Thursday, August 13, 2009

Radio Free Hyde Park

It's me again, still blogging from the "liberated" signal of the neighbors (it's even called "patriots". How fabulous). Why, you ask? Wasn't Comcast scheduled to come today and hook me up to the grid? Surely, there is no way Comcast would let me down like this, right?

Ahaha. Puny mortal that I am, I did not comprehend the powers I was dealing with here. You see, Comcast technicians are divided into two orders. The first, who you've probably met, are the installers -- the guys who bring your cable box and/or modem, screw a few things into a wall, attach a few wires, and voila! Now you have television. Those guys have now come to my townhouse twice, and were on time and unfailingly polite both times. Unfortunately, they couldn't actually install my cable or internet, because my house doesn't signal that it's connected to the Comcast network. Which brings us to the other half of the Comcast Cult.

The second order, is apparently a shadowy, paranormal sect called "line technicians", who are responsible for actually hooking up houses to the Comcast grid at the source box level. These ghost-like beings are apparently so powerful that Comcast technical support and installation cannot summon them, or indeed, even contact them. As best I can tell, the Comcast process is to intuit a request in their general direction and then pray. There were traces in the system that they were supposed to come today between 1 and 5 (itself incorrect -- they were supposed to come between 10 and 1), but needless to say they never did. And the hapless mortals manning dispatch told me no, there was no way to reach them and ask sweetly if they ever planned on doing the work they were paid for. Line technicians are powerful and capricious beasts.

Now, here's where things get fun (it wasn't already?). Twice now, the installers have come only to find that no, my house still isn't on the grid because the line techs haven't arrived. The lady I talked to on the phone scheduled another installer date for tomorrow between 1 and 5. But of course, this is as useless as the other two installation dates if the line techs continue to hide in fairy-land. So, I asked, how do we know if the line techs will have arrived by then? She promised she'll call me in the morning (earlier today I received a promise I'd get a call back in 15 minutes which never happened -- the odds that they can manage to remember something over the course of a whole 18 hours requires the sort of heart-warming, inspirational turnabout in competency that one normally only finds in a Disney movie). Will they arrive in the morning? She doesn't know. Will they arrive sometime tomorrow, preferably before the installer so he isn't made redundant (again)? She doesn't know. Hell, they may even come tonight, she told me -- but she has no way of knowing.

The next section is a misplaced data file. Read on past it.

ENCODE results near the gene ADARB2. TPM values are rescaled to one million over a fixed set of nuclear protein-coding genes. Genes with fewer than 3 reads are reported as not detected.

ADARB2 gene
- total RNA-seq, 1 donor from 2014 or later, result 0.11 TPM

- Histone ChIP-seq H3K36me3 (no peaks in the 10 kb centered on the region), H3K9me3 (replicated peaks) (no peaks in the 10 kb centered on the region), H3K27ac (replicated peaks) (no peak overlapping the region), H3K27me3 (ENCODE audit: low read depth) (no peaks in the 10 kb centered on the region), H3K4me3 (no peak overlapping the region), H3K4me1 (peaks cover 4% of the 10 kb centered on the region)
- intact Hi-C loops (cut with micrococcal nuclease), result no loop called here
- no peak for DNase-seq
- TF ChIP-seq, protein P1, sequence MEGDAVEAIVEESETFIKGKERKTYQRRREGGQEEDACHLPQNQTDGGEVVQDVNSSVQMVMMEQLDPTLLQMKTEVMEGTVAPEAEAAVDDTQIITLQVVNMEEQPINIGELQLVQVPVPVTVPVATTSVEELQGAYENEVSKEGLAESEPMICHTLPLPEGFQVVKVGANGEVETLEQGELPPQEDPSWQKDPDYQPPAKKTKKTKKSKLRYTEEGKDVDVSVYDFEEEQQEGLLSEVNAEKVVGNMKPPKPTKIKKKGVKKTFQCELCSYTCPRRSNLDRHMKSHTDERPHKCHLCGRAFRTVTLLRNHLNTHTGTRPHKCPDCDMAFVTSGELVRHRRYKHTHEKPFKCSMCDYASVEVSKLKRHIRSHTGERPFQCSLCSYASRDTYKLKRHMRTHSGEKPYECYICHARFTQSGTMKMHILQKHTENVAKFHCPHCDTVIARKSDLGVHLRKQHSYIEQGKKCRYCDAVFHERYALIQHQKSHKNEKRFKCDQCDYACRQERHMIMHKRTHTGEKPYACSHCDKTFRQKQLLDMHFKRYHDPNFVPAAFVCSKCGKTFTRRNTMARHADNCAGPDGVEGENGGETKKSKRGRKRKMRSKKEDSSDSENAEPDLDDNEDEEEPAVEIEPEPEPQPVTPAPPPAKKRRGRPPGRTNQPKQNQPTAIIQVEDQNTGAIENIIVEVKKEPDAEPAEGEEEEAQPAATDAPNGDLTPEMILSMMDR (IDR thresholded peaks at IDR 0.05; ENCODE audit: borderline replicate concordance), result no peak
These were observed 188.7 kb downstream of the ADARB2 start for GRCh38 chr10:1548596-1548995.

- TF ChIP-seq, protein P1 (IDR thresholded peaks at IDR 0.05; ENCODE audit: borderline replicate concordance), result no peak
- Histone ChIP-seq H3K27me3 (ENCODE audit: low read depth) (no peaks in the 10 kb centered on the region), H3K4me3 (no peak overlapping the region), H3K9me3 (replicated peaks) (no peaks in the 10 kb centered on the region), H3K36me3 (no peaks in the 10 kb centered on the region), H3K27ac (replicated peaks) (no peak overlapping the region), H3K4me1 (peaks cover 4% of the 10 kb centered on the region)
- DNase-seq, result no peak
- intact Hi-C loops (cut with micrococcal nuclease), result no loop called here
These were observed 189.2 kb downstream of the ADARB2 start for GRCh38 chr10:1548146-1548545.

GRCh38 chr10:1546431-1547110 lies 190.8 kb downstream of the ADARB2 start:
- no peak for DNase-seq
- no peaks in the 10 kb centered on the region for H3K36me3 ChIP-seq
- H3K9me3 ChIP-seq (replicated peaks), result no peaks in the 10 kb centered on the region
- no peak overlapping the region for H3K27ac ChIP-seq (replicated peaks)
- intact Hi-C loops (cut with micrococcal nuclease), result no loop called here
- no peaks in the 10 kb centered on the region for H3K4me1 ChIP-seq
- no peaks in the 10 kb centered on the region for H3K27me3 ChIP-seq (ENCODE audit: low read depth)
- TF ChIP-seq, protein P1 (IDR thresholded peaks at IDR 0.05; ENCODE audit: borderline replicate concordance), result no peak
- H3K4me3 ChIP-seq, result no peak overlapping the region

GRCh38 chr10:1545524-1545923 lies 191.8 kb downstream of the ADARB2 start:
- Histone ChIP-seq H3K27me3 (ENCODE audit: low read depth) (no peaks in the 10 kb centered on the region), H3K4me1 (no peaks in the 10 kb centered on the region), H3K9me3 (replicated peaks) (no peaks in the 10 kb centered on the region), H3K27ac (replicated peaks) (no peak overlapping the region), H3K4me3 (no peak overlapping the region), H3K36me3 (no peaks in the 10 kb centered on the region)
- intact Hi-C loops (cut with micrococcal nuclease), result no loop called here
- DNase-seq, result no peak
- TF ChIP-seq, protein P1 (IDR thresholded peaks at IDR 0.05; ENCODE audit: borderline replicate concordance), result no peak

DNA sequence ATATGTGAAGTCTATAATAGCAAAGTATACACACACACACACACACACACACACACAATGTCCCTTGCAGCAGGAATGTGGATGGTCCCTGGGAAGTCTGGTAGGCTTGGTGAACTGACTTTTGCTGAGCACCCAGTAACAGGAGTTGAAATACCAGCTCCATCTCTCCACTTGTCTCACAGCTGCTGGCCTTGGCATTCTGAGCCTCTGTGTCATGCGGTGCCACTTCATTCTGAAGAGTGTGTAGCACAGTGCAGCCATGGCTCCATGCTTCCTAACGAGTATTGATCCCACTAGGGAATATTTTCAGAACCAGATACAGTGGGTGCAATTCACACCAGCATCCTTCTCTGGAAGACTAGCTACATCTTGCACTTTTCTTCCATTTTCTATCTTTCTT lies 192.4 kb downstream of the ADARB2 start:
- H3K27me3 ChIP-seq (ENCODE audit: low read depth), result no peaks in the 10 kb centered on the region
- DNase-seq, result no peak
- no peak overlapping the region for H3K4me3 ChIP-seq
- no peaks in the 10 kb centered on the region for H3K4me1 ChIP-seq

This whole proceeding has been a farce from start to finish. Moving always involves hassles -- I know this. My desk arrived (two days late, natch) from Sears today, and we clearly have different interpretations of "easy assembly". But I've never come to face to face with such persistent rank incompetence and byzantine bureaucratic nonsense as I have over the past week with Comcast. It is crazy that I am now on my fourth appointment to get a simple cable and internet installation, even more ridiculous that they don't actually know if the appointment is solid or not, and simply unfathomable that they can't figure out how to contact a division of their own corporation to find out.

If I wasn't convinced that I'd go through the same nonsense with AT&T, I'd have bolted by now.


PG said...

This townhouse has never had cable before?

In NY, it's so hopeless to try to get newly hooked into a grid that buildings are monopolized: you go with whatever company already serves the building. One of my friends sent an email last year asking people's advice about which internet/cable company was "best," and I told her she might want to see what her building was wired for. Sure enough, Time-Warner was her only real option.

David Schraub said...

It had cable apparently something like nine years ago, but had then switched to dish (but who does their internet?). Enough so Comcast says that they serve the building, not enough so they actually are capable of doing it, apparently.